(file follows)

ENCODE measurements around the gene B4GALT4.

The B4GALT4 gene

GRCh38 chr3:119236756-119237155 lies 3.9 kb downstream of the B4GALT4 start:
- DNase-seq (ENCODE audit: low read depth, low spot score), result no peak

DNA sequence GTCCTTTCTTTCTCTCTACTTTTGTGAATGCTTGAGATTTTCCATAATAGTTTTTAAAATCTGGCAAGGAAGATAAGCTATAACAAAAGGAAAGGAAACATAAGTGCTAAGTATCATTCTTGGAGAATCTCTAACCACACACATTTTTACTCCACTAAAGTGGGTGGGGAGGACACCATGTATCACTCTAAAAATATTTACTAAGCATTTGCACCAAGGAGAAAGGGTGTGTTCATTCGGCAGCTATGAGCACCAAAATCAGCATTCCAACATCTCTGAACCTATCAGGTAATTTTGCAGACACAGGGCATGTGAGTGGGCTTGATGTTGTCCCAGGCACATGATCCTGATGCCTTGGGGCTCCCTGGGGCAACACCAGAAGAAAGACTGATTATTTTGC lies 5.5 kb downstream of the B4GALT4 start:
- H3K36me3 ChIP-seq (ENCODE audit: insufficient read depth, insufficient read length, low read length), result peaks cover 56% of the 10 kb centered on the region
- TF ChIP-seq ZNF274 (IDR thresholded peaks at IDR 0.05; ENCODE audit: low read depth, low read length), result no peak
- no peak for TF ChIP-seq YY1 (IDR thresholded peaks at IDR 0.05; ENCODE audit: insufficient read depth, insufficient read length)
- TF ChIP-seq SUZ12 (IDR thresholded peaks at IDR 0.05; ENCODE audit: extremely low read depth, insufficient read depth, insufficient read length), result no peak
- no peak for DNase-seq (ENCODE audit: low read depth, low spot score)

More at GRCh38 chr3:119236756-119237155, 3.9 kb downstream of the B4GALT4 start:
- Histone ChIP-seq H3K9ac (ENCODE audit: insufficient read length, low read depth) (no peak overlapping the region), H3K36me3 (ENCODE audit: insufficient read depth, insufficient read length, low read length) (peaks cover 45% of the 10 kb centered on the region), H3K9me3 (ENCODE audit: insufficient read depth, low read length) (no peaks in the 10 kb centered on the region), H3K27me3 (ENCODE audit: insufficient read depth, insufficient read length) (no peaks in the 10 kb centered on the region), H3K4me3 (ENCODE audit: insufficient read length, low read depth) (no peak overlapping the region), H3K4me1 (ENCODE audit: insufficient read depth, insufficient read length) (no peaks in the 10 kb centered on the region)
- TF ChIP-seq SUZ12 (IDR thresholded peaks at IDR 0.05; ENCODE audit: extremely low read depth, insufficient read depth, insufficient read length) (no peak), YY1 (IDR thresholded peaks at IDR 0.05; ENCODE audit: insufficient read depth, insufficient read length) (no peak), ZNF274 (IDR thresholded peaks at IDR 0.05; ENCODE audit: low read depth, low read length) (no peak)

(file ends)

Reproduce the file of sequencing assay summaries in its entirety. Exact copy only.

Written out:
ENCODE measurements around the gene B4GALT4.

The B4GALT4 gene

GRCh38 chr3:119236756-119237155 lies 3.9 kb downstream of the B4GALT4 start:
- DNase-seq (ENCODE audit: low read depth, low spot score), result no peak

DNA sequence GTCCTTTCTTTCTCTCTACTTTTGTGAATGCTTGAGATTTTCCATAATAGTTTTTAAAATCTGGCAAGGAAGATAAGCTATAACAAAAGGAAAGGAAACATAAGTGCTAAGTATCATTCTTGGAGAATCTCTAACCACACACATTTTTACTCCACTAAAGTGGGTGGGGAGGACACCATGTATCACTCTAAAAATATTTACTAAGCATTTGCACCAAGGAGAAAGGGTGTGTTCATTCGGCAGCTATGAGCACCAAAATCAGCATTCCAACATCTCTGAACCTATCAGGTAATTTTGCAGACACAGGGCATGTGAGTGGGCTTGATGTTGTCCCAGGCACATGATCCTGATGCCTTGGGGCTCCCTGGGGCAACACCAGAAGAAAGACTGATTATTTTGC lies 5.5 kb downstream of the B4GALT4 start:
- H3K36me3 ChIP-seq (ENCODE audit: insufficient read depth, insufficient read length, low read length), result peaks cover 56% of the 10 kb centered on the region
- TF ChIP-seq ZNF274 (IDR thresholded peaks at IDR 0.05; ENCODE audit: low read depth, low read length), result no peak
- no peak for TF ChIP-seq YY1 (IDR thresholded peaks at IDR 0.05; ENCODE audit: insufficient read depth, insufficient read length)
- TF ChIP-seq SUZ12 (IDR thresholded peaks at IDR 0.05; ENCODE audit: extremely low read depth, insufficient read depth, insufficient read length), result no peak
- no peak for DNase-seq (ENCODE audit: low read depth, low spot score)

More at GRCh38 chr3:119236756-119237155, 3.9 kb downstream of the B4GALT4 start:
- Histone ChIP-seq H3K9ac (ENCODE audit: insufficient read length, low read depth) (no peak overlapping the region), H3K36me3 (ENCODE audit: insufficient read depth, insufficient read length, low read length) (peaks cover 45% of the 10 kb centered on the region), H3K9me3 (ENCODE audit: insufficient read depth, low read length) (no peaks in the 10 kb centered on the region), H3K27me3 (ENCODE audit: insufficient read depth, insufficient read length) (no peaks in the 10 kb centered on the region), H3K4me3 (ENCODE audit: insufficient read length, low read depth) (no peak overlapping the region), H3K4me1 (ENCODE audit: insufficient read depth, insufficient read length) (no peaks in the 10 kb centered on the region)
- TF ChIP-seq SUZ12 (IDR thresholded peaks at IDR 0.05; ENCODE audit: extremely low read depth, insufficient read depth, insufficient read length) (no peak), YY1 (IDR thresholded peaks at IDR 0.05; ENCODE audit: insufficient read depth, insufficient read length) (no peak), ZNF274 (IDR thresholded peaks at IDR 0.05; ENCODE audit: low read depth, low read length) (no peak)